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Contact: Bruce Hall, Director, Communications


Washington, D.C. – The Municipal Securities Rulemaking Board (MSRB) today filed its 2024 rate card for dealers and municipal advisors with the Securities and Exchange Commission (SEC). The 2024 rate card adjusts rates for the three market activity fees assessed on municipal securities dealers and the professional fee assessed on municipal advisors. The new rates will be effective as of January 1, 2024.

“Under the rate card model, the MSRB annually adjusts fees to better manage the organization’s revenue and reserve levels needed to deliver value to the municipal market through regulatory protections, technology infrastructure and data services,” said Mark Kim, MSRB CEO. “This formulaic rate-setting process reflects feedback we have received from stakeholders regarding our reserve management. It is more transparent and predictable for the MSRB’s stakeholders, while also allowing us to quickly adapt to changing market conditions and ensuring the MSRB does not collect more fees than it needs to operate.”

Each fee rate in the 2024 rate card was determined based on the amount of revenue each fee was expected to contribute and the anticipated volume of activity underlying the fee. The amount of revenue each fee contributes is designed to be a fair and equitable balance, in line with recent historical precedents. The 2024 rate card includes a 15% reduction in the transaction fee and a 48% reduction in the trade count fee to reflect surplus revenue collected from dealers resulting from record-high trading volume in 2023. It also includes increases of 25% in the underwriting fee and 9% in the municipal advisor professional fee to make up for a deficit last year in these two fees relative to budget. Together, these fee changes would return a net $3 million in surplus revenue to regulated entities. The rate card model stipulates caps on rate increases, including a 25% cap on rate increases in a given year, but no floor on rate reductions.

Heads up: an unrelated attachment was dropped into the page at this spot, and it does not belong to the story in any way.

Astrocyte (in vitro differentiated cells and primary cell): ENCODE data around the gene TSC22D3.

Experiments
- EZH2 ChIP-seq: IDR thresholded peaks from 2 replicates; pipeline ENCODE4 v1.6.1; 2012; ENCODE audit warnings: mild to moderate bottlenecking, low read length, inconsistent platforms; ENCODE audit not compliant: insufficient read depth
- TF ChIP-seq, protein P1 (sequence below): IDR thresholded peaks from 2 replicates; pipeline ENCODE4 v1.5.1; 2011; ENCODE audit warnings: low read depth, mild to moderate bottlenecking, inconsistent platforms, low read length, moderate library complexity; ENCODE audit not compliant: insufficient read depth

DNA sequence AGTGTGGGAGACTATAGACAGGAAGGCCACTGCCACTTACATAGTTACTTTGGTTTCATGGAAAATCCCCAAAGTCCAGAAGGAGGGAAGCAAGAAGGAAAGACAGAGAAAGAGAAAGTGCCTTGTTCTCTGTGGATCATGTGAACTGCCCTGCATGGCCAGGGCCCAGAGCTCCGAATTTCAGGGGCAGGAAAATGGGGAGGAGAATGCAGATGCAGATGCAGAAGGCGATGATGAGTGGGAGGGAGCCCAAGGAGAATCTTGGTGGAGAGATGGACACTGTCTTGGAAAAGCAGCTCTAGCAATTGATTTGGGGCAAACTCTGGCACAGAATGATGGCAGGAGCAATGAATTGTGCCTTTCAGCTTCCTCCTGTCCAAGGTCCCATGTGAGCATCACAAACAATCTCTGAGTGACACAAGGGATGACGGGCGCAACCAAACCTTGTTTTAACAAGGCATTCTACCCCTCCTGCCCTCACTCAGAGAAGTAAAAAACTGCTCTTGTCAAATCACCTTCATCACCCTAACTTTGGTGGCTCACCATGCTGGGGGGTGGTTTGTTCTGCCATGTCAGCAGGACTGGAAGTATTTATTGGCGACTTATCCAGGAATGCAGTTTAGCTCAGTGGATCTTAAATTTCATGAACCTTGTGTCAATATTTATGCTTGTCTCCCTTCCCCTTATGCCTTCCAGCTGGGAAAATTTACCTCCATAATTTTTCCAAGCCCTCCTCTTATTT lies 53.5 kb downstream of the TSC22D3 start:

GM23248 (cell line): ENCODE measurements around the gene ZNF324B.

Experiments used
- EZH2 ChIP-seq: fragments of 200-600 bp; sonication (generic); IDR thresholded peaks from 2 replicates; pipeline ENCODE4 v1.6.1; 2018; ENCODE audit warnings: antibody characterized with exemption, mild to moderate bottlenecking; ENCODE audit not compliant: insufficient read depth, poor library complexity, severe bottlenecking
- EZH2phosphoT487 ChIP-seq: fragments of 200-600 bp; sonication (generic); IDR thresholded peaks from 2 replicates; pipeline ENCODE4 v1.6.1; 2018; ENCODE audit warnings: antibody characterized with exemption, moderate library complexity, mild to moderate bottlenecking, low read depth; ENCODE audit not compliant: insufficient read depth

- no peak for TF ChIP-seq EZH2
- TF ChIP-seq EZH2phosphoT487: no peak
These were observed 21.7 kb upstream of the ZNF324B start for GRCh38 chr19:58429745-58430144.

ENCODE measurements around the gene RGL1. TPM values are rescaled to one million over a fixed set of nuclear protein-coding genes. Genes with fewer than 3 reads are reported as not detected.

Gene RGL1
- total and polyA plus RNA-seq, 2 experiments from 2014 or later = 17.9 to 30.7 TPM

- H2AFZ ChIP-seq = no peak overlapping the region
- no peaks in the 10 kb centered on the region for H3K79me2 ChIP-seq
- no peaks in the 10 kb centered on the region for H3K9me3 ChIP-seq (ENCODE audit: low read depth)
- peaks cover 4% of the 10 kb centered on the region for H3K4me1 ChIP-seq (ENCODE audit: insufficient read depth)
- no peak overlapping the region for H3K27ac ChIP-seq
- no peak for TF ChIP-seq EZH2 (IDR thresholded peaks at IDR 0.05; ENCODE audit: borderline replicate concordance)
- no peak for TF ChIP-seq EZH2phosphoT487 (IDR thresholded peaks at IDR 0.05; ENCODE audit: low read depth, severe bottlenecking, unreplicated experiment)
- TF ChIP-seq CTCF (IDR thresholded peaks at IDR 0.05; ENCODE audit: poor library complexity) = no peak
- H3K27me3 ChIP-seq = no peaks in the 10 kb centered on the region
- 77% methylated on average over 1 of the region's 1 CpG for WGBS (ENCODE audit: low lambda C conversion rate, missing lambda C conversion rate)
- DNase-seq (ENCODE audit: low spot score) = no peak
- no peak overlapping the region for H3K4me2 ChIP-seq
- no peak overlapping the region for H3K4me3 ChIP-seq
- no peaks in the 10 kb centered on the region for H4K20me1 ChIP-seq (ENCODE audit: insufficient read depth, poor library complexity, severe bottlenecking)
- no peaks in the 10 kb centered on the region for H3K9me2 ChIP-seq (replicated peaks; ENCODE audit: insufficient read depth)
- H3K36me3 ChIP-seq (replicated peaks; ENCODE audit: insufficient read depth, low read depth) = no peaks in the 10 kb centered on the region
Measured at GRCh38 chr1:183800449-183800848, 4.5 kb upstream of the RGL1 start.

“The tough year in underwriting along with the higher-than-expected trade volume are the reasons we are raising some fees while lowering others,” said Bo Daniels, MSRB Board member and Chair of the Finance Committee. “While our new rate card approach does not fully cure the challenge of having to make predictions about market activity volume in the year ahead, it does help ensure that excess revenue collected is returned to dealers and municipal advisers timelier and with more predictability.”

For a more detailed explanation of the MSRB’s rate card, fees and funding philosophy see:

The Municipal Securities Rulemaking Board (MSRB) protects and strengthens the municipal bond market, enabling access to capital, economic growth, and societal progress in tens of thousands of communities across the country. The MSRB fulfills this mission by creating trust in our market through informed regulation of dealers and municipal advisors that protects investors, issuers and the public interest; building technology systems that power our market and provide transparency for issuers, institutions, and the investing public; and serving as the steward of market data that empowers better decisions and fuels innovation for the future. The MSRB is a self-regulatory organization governed by a board of directors that has a majority of public members, in addition to representatives of regulated entities. The MSRB is overseen by the Securities and Exchange Commission and Congress.